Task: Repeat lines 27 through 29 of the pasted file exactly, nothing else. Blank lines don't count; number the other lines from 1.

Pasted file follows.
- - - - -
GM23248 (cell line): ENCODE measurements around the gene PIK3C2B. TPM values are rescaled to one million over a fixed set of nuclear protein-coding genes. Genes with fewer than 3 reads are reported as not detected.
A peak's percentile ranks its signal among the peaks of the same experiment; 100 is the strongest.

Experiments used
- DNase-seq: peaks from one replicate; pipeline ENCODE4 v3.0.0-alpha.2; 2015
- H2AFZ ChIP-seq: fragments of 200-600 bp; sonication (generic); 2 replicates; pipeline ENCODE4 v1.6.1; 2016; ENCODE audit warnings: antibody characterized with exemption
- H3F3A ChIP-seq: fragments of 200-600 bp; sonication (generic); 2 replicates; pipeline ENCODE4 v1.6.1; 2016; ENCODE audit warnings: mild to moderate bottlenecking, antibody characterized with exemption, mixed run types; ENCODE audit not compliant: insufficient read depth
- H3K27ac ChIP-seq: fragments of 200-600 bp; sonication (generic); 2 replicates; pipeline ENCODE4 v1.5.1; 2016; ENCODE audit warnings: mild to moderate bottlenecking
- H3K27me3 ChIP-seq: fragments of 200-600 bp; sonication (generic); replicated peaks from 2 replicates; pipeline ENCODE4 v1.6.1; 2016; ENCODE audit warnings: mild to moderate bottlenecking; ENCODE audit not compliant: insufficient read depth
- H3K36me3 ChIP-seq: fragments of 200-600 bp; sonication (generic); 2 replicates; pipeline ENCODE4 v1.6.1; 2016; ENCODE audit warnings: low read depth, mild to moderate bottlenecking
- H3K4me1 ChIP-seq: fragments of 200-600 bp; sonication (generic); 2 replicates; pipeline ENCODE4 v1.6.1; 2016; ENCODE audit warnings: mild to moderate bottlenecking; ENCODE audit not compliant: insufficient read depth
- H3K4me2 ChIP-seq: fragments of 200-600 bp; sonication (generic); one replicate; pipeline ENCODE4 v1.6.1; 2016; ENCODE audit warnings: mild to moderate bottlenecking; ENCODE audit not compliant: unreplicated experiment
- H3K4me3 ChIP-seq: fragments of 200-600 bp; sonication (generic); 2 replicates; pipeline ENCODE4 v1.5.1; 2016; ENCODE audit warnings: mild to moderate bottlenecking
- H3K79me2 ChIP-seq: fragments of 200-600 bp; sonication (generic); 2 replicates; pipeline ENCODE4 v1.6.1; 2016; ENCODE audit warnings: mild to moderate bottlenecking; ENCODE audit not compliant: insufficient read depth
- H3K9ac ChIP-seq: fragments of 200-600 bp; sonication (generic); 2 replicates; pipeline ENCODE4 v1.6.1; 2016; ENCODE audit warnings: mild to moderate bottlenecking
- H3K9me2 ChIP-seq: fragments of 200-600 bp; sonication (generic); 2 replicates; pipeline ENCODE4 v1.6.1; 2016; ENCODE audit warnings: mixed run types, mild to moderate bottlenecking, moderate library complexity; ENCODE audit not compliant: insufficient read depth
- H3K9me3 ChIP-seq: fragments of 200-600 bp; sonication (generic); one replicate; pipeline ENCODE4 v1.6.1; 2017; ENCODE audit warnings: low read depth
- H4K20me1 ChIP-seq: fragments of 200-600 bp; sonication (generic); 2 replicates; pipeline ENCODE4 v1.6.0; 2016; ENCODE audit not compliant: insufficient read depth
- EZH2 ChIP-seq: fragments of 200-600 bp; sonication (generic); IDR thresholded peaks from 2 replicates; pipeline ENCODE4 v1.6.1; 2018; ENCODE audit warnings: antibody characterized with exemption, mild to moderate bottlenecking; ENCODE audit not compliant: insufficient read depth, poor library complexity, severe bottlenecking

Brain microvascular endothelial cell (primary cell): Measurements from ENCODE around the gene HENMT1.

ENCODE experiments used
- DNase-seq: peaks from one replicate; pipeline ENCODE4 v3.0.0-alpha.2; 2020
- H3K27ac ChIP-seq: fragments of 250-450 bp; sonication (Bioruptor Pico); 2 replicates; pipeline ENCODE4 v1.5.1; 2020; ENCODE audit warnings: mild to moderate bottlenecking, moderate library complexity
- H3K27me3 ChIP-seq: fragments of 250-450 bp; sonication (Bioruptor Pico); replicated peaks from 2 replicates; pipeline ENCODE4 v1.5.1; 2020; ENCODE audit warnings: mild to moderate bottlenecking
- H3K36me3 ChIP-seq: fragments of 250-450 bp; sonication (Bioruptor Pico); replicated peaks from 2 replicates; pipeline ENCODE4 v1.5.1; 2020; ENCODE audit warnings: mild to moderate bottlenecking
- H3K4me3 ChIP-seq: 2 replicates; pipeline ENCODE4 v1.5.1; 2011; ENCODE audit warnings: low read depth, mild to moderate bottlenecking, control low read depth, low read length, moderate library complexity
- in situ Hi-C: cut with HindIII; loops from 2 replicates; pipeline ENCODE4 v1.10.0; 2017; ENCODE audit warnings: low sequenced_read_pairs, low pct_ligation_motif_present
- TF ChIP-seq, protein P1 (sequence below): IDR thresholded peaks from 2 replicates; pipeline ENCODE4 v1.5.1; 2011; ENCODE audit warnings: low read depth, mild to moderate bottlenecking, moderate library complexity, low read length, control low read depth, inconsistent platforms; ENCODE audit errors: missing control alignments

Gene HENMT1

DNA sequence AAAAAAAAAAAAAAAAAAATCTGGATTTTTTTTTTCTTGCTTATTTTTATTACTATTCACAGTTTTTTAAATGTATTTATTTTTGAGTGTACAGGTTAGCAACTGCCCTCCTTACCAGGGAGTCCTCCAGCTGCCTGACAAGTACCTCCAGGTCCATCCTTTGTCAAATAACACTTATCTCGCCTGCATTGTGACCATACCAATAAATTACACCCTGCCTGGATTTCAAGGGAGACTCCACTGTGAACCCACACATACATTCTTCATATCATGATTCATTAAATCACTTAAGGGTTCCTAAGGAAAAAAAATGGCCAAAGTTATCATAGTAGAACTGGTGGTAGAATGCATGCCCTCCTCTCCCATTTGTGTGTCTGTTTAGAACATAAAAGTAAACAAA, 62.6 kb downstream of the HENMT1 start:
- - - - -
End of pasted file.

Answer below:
- TF ChIP-seq, protein P1 (sequence below): IDR thresholded peaks from 2 replicates; pipeline ENCODE4 v1.5.1; 2011; ENCODE audit warnings: low read depth, mild to moderate bottlenecking, moderate library complexity, low read length, control low read depth, inconsistent platforms; ENCODE audit errors: missing control alignments

Gene HENMT1

DNA sequence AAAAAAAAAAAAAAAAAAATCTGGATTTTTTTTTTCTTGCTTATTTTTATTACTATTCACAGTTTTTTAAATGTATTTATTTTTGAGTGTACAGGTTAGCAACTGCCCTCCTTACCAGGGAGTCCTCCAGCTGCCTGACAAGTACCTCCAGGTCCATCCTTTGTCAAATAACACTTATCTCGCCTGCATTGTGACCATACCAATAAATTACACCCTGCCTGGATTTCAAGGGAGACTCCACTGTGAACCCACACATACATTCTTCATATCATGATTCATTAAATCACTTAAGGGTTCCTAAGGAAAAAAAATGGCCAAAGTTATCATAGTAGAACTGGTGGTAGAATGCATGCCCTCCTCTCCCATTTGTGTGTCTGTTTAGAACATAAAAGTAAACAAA, 62.6 kb downstream of the HENMT1 start: